From over 59 sessions to choose, believe me, it was tough choosing which sessions to attend. Even though I attended the conference, I bought the MP3 files for two reasons: to listen again as well as listen the first time to sessions I didn't attend.
Sessions I attended and would recommend listening to:
Traditional cooking by Tara Rayburn. I heard the last 45 minutes of her talk because I worked the regstration table. She shared tips on how to make food prettier, or easier to get kids to eat. Processed foods enhance flavors with chemicals; I need to do it with herbs and essential oils. Someone in the audience gave a tip for making icing: blend together avocado, maple syrup, and cocoa powder to taste. It will darken over time as avocado oxidizes. I’m looking forward to listening to the entire talk.
Gut & Psychology/Phisiology Syndrome Part 2 by Natasha Campbell-McBride MD, HMC, CCH. It was very interesting. I’ve read about GAPS and was interested in hearing Natasha speak. She is a convincing speaker. People suffering from digestive issues would benefit from this information. She said if a child is a picky eater, only craving sweets or processed foods, the child probably needs the GAPS diet. I think I have relatively good gut health but will eventually listen to all three of her talks.
The Greater Good. Excellent documentary on vaccines. I want to get a group together to watch it. Leslie Manookian, writer and producer of the documentary said it streamed free from Mercola.com a few weeks ago and will stream again soon on another site. Sign up for The Greater Good email list and find out when and where.
Obesity Myths by Ben Pratt. From the session overview, “...restricting energy intake and increasing daily activity has long been known as the ultimate solution...(he will) expose the myths behind our dietary and activity soutions that have yet to bring about change."
Industrial Sweeteners Myths by Russ Bianchi. He didn't score points from me when he said, "now I'm going to read my notes" and read them exclusively. I decided to walk the exhibition hall and talk to exhibitors. I bought liverwurst. I will listen to this session again. Many people said he had good information.
Salt Myths by Mortin Satin, PhD. My big take away from this talk is that today we eat half the amount of salt as people before refrigeration and WWII. Listening recommended. He showed convincing slides, that could be helpful for visual learners. At the end of the talk he made this observation, “in the hospital you’re given 5.5 times daily recomended salt via intravenous saline drip but blood pressure typically remains the same. Why is that? The body can handle the salt. What about swollen fingers after eating at an Asian restaurant? This would be a spike in your salt consumption, it is not hypertension.”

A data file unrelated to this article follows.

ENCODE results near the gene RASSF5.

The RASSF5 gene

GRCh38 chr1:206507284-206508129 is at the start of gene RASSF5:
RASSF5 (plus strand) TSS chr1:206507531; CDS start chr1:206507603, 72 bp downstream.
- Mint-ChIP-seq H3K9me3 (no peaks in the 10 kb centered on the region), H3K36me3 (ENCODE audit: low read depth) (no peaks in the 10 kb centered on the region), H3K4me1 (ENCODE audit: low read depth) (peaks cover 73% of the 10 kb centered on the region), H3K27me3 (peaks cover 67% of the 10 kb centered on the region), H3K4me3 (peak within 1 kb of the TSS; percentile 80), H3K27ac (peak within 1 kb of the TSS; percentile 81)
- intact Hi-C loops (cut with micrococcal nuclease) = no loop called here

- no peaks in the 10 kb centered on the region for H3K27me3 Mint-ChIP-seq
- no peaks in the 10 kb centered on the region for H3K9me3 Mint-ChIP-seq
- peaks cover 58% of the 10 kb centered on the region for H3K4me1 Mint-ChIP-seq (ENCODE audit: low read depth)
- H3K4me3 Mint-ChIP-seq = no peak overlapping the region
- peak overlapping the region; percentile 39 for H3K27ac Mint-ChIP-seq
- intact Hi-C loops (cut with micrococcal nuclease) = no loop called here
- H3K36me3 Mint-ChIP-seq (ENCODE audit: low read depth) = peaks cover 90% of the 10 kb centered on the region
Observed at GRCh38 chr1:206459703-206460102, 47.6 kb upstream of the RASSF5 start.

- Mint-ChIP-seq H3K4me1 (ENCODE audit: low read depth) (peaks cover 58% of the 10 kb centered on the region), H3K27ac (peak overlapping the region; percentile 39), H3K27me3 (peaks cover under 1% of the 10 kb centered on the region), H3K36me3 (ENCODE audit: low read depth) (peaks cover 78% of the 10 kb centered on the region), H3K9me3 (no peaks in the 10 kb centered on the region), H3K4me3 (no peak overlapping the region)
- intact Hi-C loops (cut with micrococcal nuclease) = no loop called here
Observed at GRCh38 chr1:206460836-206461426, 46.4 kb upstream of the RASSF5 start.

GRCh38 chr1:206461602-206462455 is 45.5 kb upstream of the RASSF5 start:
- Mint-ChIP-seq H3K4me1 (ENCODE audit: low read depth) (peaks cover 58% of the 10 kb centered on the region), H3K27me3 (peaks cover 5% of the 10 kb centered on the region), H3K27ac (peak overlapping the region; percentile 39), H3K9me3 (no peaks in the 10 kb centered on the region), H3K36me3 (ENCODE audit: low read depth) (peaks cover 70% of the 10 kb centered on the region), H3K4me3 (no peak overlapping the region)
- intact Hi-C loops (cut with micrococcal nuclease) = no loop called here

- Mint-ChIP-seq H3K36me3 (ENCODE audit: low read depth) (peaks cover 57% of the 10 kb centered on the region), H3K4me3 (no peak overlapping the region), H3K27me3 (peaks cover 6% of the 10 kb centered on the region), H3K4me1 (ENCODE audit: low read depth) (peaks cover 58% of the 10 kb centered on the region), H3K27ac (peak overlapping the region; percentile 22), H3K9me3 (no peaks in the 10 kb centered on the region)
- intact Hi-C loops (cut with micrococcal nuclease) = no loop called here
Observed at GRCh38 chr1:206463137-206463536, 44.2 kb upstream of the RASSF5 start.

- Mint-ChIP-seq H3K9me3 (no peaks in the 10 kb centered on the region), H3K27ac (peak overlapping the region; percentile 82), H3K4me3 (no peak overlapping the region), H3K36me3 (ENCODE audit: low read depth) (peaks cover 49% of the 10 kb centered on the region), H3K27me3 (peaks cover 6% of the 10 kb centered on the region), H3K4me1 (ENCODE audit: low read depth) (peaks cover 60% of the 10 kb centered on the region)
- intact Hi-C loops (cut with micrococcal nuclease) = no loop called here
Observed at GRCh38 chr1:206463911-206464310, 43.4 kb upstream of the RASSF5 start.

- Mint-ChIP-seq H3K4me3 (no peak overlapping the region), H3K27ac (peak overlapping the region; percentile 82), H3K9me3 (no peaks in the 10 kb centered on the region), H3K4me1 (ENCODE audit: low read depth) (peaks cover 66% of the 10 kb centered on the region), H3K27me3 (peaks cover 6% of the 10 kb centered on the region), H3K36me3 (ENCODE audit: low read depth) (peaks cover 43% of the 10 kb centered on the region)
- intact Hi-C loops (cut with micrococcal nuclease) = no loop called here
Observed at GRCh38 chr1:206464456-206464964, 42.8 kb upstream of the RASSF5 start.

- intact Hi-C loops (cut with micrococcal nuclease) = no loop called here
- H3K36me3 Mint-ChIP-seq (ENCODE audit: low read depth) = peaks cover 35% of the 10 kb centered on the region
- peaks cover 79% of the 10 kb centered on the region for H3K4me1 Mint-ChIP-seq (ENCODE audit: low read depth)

Nutrition and Mental Health Health Topics by Pentti Nupponen, DMD. He talked about our exposures to toxins (specifically mercury) and how we get so sick. In his second talk, he gave solutions. Listening recommended. He was an entertaining speaker. I want to take this talk to my dentist, as well as a copy of Dr. Price’s book Nutrition and Physical Degeneration.
Fat Myths by Chris Masterjohn. I sat through the entire session but didn’t take notes; Chris is pursuing a PhD so this talk was a bit technical. Chris is an entertaining speaker but you must engage your brain. He helped separate fact from fiction when it comes to good fats versus bad fats. “It is overall nutrient density and nutrient bioavailablity of the diet, however, and not the specific content of the fat, that produces health.”
Keynote address by Joseph Mercola, MD. Dr. Mercola is an easy speaker to follow; he is clear in presenting ideas, uses illustrations and stories, and his slides were helpful. I recommend listening to this talk. Be advised he tries to sell a few of his products half way through his talk (no surprise if you are a Mercola follower).
Healthy Pregnancy by Sally Fallon-Morell. EVERY woman of childbearing age should listen to this talk. I was familiar with a lot of the information; however I still learned tons. I will make a copy of this talk and give it to my OB/GYN.
Fever: A Child’s Best Friend by Tom Cowan, MD. Everyone would benefit from this session. It will compel you to allow fevers, not just in children. I haven't used Tylenol in years and was convinced even more that this was the right thing to do after hearing Dr. Cowan. He told many stories; I didn’t take many notes but learned much. My takeaway sentence: A fever is not the problem but the therapeudic response.
In addition to the sessions mentioned above I look forward to hearing the following sessions when my MP3 files arrive in the mail. Not all sessions are mentioned. A complete list of sessions can be found here.
Sally Fallon-Morell - Traditional Diets
Stephanie Seneff, PhD - Nutrition and Metabolism
Jessica Prentice - Broth Based Soups and Stews
Denise Minger - The China Study Myths
Judith McGeary, Esq - Farm and Food Activism (I heard her speak passionately at the banquet)
Sally Pacholock, RN and Jeffrey Stuart, DO - Vitamin B12
Pam Schoenfield, RD - Vitamin B6
Howard Vlieger - GMOs and Mammal Health
Chris Masterjohn - Vitamin K
Sarah Pope - Infant Care and the WAPF Formula
April Renee - Vaccinations
Jacques Coulet, PhD - The Importance of Trace Minerals
Louisa Williams, MS, ND - Radical Medicine
Monica Corrado - Cooking Nutrient Dense Liver an Enzyme-Rich Raw Meat! (I interacted briefly with Monica around the question of soaking beans during one lunch. I was impressed with this animated teacher at heart. PLUS she helped coordinate and oversee the menu for the conference. Amazing.)
|with Kelly the Kitchen Kop|
-What I learned at the 2011 conference
|Julie fainting to meet Cheeseslave|